How I escaped pretirement to become a zoomer at heart began by implementing one of the first commandments recited as a 5-year-old in order to attend kindergarten, “Stop, Look, & Listen, before you cross the street.”
Now, to stop has not been one of my strong suits. I am more often, ready, fire, aim.
Rather than enshrining myself with some label, I accept and encourage my tendency to be easily distracted by shiny objects arising in my field of vision. That has always been my source of wonderment for what might lie just around the next bend in the road. Perhaps it’s part of why some folks don’t care what is on TV, they just want to know what else is on TV.
Rather than stop, however, the best I can do is slow down. A productive way for me to slow down is to go for a long drive down some back-country roads while I think. I always feel I am accomplishing something while I am conjugating life. Rolling past fields and woods with little traffic while I think releases some creative potential otherwise not seen by sitting in quiet contemplation. This eyes-wide-open meditative state while taking in scenery has led to many aha insight moments that simply astonish me as to their source.
So, before I stepped off to cross the street in this pretirement journey, I drove and thought for hours and hours. I recorded unabashed thoughts on my cell phone and transcribed them. It became a formidable collection of thought snippets, scribbled napkins notes, quotes from books, messages from friends, and at least a gazillion favorite webpages carefully stashed by topic. Add to that, hundreds of created word documents with poignant titles sorted simply by month and year as well as copious journal posts, blogs, letters to myself and messages to friends. Other writers have confided to me that they too cast a cacophony of notes on a wall and then search for some melody of meaning.
The desired outcome was to arrive at a destination with a cadre of recorded history that would outline just how I had gotten to this point in my adventure. I wanted to look back to determine what goal and activity had led to my success that would benefit other baby boomers determined to reroute their potential.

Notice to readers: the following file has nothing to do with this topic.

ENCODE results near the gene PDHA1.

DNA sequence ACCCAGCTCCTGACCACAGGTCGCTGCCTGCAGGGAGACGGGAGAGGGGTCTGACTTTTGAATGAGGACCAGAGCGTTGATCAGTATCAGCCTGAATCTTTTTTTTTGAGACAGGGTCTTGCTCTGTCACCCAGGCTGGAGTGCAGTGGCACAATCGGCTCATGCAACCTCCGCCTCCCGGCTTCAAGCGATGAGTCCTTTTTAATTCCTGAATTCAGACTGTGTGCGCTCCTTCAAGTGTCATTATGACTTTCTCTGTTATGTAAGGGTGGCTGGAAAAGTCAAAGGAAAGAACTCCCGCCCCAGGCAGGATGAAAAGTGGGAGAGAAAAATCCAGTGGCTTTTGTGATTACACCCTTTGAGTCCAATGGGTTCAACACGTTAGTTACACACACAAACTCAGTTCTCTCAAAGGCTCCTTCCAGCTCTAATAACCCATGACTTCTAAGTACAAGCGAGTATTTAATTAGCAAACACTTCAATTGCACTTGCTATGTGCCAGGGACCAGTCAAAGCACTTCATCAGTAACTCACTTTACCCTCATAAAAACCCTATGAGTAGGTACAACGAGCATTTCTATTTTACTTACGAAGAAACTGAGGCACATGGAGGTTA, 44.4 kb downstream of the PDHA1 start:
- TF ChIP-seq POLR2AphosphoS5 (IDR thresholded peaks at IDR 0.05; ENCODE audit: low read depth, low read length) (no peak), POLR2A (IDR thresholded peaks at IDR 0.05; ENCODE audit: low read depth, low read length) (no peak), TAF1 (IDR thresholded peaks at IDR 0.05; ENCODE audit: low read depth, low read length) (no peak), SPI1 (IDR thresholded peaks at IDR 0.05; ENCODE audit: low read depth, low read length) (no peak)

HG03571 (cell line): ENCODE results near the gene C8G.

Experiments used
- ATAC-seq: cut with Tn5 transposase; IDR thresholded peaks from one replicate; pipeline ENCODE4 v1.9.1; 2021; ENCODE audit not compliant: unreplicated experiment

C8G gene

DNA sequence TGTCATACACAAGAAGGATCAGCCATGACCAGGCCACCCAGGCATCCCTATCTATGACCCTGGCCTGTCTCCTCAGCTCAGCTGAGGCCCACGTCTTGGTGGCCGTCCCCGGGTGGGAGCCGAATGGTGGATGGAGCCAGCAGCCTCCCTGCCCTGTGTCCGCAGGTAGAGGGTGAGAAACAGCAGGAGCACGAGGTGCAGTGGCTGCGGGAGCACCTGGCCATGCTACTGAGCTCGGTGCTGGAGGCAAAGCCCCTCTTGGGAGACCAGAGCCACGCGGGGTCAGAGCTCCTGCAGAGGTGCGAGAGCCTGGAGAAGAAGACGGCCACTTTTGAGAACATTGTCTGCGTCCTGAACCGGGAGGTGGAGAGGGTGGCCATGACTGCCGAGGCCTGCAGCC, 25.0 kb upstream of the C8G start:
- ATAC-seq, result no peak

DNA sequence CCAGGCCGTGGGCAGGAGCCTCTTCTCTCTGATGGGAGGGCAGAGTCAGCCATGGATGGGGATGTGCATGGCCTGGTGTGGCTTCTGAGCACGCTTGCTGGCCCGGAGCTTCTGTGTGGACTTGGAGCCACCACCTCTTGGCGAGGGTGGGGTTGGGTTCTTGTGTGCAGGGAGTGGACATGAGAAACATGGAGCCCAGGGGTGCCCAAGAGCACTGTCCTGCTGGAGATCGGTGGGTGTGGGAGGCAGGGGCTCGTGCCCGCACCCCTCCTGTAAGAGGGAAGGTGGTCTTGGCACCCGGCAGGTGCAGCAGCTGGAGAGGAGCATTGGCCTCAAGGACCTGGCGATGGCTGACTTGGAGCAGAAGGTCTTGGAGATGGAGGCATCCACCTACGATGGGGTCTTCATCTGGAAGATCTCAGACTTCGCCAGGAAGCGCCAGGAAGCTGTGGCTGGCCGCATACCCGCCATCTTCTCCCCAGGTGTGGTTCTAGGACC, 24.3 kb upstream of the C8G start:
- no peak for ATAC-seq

My goal, in the beginning, was to simply look and listen. To look and listen to how I had gotten to this crossroad in my life. Endorsing that my past was merely a part of where I’m headed, while extracting the good and the bad, knowing that it took both to create the journey thus far. The subsequent goal was to then attempt to predict the best direction forward, making this part of the journey the best adventure of my life to date.
Looking back with 20/20 vision, I can now confidently say I have reached a condition in my life that I consider the best I have ever experienced or even imagined. That comes with some weight because the result I have today is, to a large extent, the payback from the work in applying three words that have formulated much of my life; Clarity, Focus and Concentration.
Initially finding clarity meant deciding what I wanted the next stage of my life to look like. It meant answering the question “what if”. What if the future could start with a clean slate? What if small steps could take me to a destination I had only dreamed of?
I knew for sure I would never find out if I didn’t try. My initial onslaught to a new beginning required taking a break from the daily habits that keep us numb to change. To move forward demands we answer the question, who are you and what do you want?
Have you knowingly stepped off in a totally new direction that required you to identify some part of your potential and then redirect your focus?